Isaiah 30:21 - Whether you turn to the right or to the left, your ears will hear a voice behind you, saying, "This is the way; walk in it."

Wednesday, March 23, 2011

Medika Mamba at Rousseau

Four weeks ago we started a Medika Mamba program about 30 minutes away up the mountains in a small village town called Rousseau.  We saw almost 50 kids the first day.  Here are some pictures from the first few weeks.

Our first Mamba patient we put in the program at Rousseau.

Staring intently at the Mamba bag after having tasted it for the first time.

And wanting more...

He was so thirsty from being dehydrated we put him on a combination of milk and mamba.
Letting one of the kids we put in the program taste the Mamba.
Weighing another little baby we put in the program.    

Entering the names into the Mamba book.

Friday, March 4, 2011

This week

It's Friday night and I'm not gonna lie but it's 8:00 right now and I probably could go to bed; but, Amber, one of the girls here teaching math for the remainder of the school year, and Cassie, another girl who just got here a week ago to help out in the school and clinic, and I are all trying to encourage each other other to update our blogs more frequently to update our friends, family, and supporters of what's going on in with life here in Haiti.  So here I sit down in the cafeteria in the dark (it's movie night) with 30 kids watching the Ten Commandments.  Such much has happened this week I don't know where to start.  I really could say that about every week here, because things out of the ordinary and things extraordinary only seem to happen in a place like this afternoon when I was walking down to the cafeteria I saw one of the office workers dressed in dress pants and a nice shirt walking a pig on a leash across the yard...yes TIH.

We were challenged in church on Sunday to pray as a community for Haiti, for it's revival as a country, for the people and so Sister Gladys and the church agreed that at 5 am and 9 pm everyone at Canaan would pray for 5 minutes.  Haiti is hurting.  I see it everyday walking down to the clinic to help out in the pharmacy.  I see the hurt in the patients faces who sit in the hot sun for hours waiting to be seen to feel better.  I see it in the rib showing donkeys that get tied to the flag pole that need to eat grass for three weeks straight twenty four hours a day to fill out their emaciated frames.  I see it in the hungry and scantly clothed kids I met on the daily walks up the mountain hill.  I see it in the faces of the moms that after learning their kid has graduated from the mamba program there no longer is a steady source of food.  I see it in the street boys in Port who wave their dirty rags over the car in hopes of getting a couple cents.   I see it in my little neighborhood friends Maxenne and his younger sister Nephtalie when I ask them how their day is and they respond not good because it's two in the afternoon and they haven't eating yet...BUT God is good and I see joy in the patients eyes after seeing the doctor and telling someone of their aches.  I see happiness in the Moms faces when they come back for their baby's three month check up and their child has gained weight.  I see excitement in the kids faces as I climb up the mountain and shout hello to them.  I see love in Maxenne and Nephtalie's smile when I give them some peanut butter cookies I had in my bag...and so we pray for all of this.  We pray for Haiti.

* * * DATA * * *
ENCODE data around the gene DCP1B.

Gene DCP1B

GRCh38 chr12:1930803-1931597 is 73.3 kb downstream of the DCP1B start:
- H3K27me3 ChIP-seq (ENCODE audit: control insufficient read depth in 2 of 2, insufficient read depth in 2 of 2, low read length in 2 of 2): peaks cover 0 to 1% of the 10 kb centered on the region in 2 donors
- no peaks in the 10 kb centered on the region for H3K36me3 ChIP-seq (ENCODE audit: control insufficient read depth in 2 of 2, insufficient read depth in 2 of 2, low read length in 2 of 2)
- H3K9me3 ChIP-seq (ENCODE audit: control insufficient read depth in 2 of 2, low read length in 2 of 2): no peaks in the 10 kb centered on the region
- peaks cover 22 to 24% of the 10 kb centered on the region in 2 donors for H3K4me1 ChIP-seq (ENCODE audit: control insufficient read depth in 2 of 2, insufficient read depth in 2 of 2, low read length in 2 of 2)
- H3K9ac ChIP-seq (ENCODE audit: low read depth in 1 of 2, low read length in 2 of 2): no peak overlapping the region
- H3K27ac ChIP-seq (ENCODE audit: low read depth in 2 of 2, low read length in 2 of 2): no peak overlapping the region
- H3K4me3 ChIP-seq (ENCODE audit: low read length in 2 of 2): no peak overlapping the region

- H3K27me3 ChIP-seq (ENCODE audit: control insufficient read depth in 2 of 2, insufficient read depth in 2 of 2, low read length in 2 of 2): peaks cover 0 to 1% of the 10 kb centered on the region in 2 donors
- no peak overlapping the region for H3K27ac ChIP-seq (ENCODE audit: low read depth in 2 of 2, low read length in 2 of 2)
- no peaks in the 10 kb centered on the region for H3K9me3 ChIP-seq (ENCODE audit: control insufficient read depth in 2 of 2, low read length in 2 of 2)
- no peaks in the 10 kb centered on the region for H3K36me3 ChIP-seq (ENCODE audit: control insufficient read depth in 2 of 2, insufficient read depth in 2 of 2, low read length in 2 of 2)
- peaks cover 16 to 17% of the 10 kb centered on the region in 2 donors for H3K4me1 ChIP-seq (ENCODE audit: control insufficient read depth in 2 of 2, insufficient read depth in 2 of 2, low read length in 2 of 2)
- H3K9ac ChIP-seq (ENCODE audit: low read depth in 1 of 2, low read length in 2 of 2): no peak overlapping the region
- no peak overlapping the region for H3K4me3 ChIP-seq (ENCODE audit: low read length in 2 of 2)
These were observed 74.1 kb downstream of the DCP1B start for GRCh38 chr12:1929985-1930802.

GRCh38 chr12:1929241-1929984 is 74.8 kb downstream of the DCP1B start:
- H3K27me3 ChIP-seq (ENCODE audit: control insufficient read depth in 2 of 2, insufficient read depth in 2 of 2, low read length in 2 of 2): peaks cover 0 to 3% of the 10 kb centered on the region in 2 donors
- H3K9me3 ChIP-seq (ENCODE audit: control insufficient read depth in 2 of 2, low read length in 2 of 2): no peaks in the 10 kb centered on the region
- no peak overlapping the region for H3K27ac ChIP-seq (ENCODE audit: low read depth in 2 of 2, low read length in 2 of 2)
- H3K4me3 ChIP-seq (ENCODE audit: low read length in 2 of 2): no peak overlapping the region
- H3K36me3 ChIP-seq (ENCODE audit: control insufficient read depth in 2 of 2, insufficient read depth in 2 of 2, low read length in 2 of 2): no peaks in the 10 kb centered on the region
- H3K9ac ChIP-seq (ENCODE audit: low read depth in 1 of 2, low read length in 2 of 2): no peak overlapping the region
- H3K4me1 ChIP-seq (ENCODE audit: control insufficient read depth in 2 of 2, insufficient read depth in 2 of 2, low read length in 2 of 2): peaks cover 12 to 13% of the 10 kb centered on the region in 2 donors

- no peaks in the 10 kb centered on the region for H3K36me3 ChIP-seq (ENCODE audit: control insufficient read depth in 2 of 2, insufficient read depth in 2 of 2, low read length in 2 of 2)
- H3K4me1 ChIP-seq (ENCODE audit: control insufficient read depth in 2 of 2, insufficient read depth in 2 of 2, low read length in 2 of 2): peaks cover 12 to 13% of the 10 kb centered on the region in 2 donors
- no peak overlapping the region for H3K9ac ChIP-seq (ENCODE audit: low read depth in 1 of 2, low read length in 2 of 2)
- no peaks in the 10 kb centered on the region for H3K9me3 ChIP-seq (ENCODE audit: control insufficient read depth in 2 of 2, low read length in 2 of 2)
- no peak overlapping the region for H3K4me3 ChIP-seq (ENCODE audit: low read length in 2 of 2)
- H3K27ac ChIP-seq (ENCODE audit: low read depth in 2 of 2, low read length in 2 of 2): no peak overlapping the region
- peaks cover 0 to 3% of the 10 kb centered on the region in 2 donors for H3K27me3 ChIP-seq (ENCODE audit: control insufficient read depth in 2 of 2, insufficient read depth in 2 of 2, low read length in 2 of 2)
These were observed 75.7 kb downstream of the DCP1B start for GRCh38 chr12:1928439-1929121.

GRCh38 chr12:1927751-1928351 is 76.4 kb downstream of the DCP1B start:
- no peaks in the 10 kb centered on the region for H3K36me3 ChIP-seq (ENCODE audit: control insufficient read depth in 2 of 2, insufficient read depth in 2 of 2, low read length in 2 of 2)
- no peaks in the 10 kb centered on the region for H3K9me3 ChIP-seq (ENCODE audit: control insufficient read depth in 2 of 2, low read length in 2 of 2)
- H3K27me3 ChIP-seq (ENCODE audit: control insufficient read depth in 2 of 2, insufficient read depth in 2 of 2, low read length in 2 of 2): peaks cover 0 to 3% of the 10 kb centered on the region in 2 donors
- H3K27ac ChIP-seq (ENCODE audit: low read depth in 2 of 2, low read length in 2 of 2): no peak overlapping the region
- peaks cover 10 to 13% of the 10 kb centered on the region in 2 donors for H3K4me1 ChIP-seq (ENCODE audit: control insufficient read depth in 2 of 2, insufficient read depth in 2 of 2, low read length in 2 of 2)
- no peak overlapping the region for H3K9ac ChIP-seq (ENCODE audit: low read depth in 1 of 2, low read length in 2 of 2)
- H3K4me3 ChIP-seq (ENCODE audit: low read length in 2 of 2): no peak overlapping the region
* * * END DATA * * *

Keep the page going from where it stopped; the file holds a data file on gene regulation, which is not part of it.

5:00 am comes real early for those of you who don't know and as I set my alarm every night I pray that I can stay awake long enough in the morning to make it through those five minutes...sad I know, but it's a struggle and so you can pray for that because I've learned I'm definitely a morning person, just not not a morning person before 8.  The first day I think I made it through till 5:02 and the next time I looked at the clock was about twenty minutes later. So imagine my surprise as I sleepily got out of bed, not quite awake and reached down for a bag I left on the floor from the week before.  I had a new roommate.  Couldn't quite tell you how long he had been there, but I screamed and my faithful, skillful, exterminator roommates can running to my rescue.  I'd like to say this was my first encounter with a tarantula but I encountered one in the shower just chilling on a shampoo bottle about a month after I came here..yeah about that....

The most exciting thing of the week happened Wednesday when Elsie and I went up to the new hospital in Rosseau to start a MOBILE Mamba clinic.   I had really been praying for the past month that God would open some doors to start a mobile clinic and do some outreach to reach more kids.  One of the missionaries in town put me in touch with Dr. Gardy who helps operates the Rosseau hospital up in a nearby mountain town and so we touched base about three weeks prior.  He came to the clinic here and we showed him what we do with Mamba and explained how the program works.  He was very interested in starting a mamba clinic up in his area and so we gave him some paper information about the mamba criteria and he promised to keep in touch after talking to his board.  Well this past Wednesday we got word that it would work for him for us to go up there.  So excited.  I added this clinic to the 5 am prayer time and excitedly (did I mention I was excited about this) loaded the truck with four boxes of mamba, two milk cartons, and the rest of the supplies and took off for the clinic with Elise and Joanne, our Haitian nurse that helps me with Mamba.